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Opinion: ’The Queen’s Gambit’ proves that chess brings people together

“The Queen’s Gambit” is a coming-of-age story set in the 1960s about an orphaned chess prodigy named Beth Harmon, played by actress Anya Taylor-Joy. The show immediately grabbed my attention and kept me engaged with interesting characters, wonderful visuals and a fascinating storyline.

The Netflix miniseries was awarded Best Television Limited Series and Best Performance by an Actress in an Anthology Series or Motion Picture Made for Television at the 78th Annual Golden Globes Awards on Feb. 28. And on March 8 news broke that musical production company Level Forward had acquired theatrical stage rights to adapt the show, based on Walter Tevis’ novel of the same name, into a musical.

The rich characters, compelling storyline and careful attention to detail that made the Netflix miniseries a huge success has reintroduced the world to the age-old pastime of chess.

The show is exciting, addictive and certainly worthy of binge-watching as evidenced by the viewership numbers. In the first 28 days after releasing the show, it was watched by 62 million households. It was the No. 1 ranked show in 63 countries and was the first program to spend three weeks in a row on Nielsen's top 10 streaming chart. The novel the show was based on made The New York Times bestseller list 37 years after its release.

The show is a cultural phenomenon that has increased interest in chess. Google search queries for chess have doubled, and chess set sales increased over 170%. The number of hours of chess watched on Twitch reached 21 million per month in Feb., compared with 1 million hours in February 2020.

Chess has been a cultural force in the world for over a thousand years. Around the 5th century AD the game originated out of the Indian war game "chatrang,” before spreading to Europe in 1000 A.D.

The rules of the game went through minor changes over the next several centuries, but with the advent of the printing press in the 16th century, the rules were standardized as the game we know today. Chess is a unique game because there is no luck involved, and a player’s success or failure is dependent solely upon their own skill. Improving at chess usually involves studying previous games, with which comes a deep appreciation of the game’s history.

The show is compelling because of the rich characters. Just like in real life, there are no clear heroes or villains. The protagonists have flaws, and the antagonists are often viewed sympathetically.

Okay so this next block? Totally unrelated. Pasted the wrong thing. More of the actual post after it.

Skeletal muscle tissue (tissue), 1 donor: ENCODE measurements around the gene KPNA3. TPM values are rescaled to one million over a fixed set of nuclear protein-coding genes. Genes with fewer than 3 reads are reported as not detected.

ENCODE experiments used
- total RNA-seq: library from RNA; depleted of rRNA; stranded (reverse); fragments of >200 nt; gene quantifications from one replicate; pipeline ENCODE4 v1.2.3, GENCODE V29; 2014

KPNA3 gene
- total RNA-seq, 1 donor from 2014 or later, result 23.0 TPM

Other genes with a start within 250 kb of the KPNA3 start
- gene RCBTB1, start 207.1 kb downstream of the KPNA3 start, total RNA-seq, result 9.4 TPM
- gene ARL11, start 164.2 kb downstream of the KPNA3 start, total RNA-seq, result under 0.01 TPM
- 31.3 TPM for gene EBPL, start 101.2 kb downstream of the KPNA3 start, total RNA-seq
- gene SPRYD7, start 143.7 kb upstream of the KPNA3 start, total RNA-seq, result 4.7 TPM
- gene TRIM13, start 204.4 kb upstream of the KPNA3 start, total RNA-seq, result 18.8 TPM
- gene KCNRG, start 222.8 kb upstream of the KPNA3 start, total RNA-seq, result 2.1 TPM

Second, the visual presentation is breathtaking. The costumes, vehicles, furniture and architecture were well selected for the time period and are pleasant to the eye.

Third, the chess in the show is captivating. Watching two brilliant individuals engaging in a battle of skill is exciting for all the same reasons it is exciting to watch any sporting event or contest.

As chess grandmaster Simon Williams said, the beautiful thing about chess is it can be anywhere. It goes beyond language, age, race, religion, politics, gender and socioeconomic background. No matter where you are, you can fight to the death over the chessboard.

As a chess player, I’m used to chess being portrayed inaccurately in movies and television shows. I perk up when I see a chessboard appear in a movie but am often disappointed to see that they didn’t care enough to set up the board correctly and sometimes even have someone play an illegal move.

Because of this, when my friends recommended I watch “The Queen’s Gambit,” I was hesitant. However, I quickly found that in this series, chess isn’t just accurate, it is a delight.

I found myself pausing the show and examining the boards, enjoying the chess as well as the story. A seasoned chess player may even recognize a well-known game or two. This careful attention to detail was a strength of the miniseries and would equally be a strength in a musical production.

Some may say that a musical about chess would be dry and boring to people who don’t play chess, but the overwhelming success of the miniseries is proof that a story set in the world of chess can be fascinating and entertaining to anyone.

This wouldn’t be the first chess musical. The widely successful musical “Chess,” produced in 1986, tells the story of a match between two chess grandmasters who are also competing for a woman’s attention. The musical features hit songs like “I Know Him So Well” and “One Night in Bangkok.”

Studies have shown that playing chess improves academic performance in younger people, acts as a protective factor against dementia for older people and increases confidence and self-esteem.

Chess brings people together. The game of chess is played regularly by 605 million adults worldwide, fostering relationships between players of different ages, cultures and backgrounds.

Whether or not you ever decide to try your hand at a game of chess, you can certainly enjoy the novel The Queen’s Gambit and the award-winning miniseries. If you have already enjoyed “The Queen’s Gambit,” then I hope you join me in excited anticipation of what the upcoming musical has to offer.

If you’re craving to play chess, join the Maverick Chess Club, which has weekly chess events including tournaments, live video lessons and matches with other collegiate chess clubs. All skill levels are welcome and encouraged to participate.

opinion-editor.shorthorn@uta.edu

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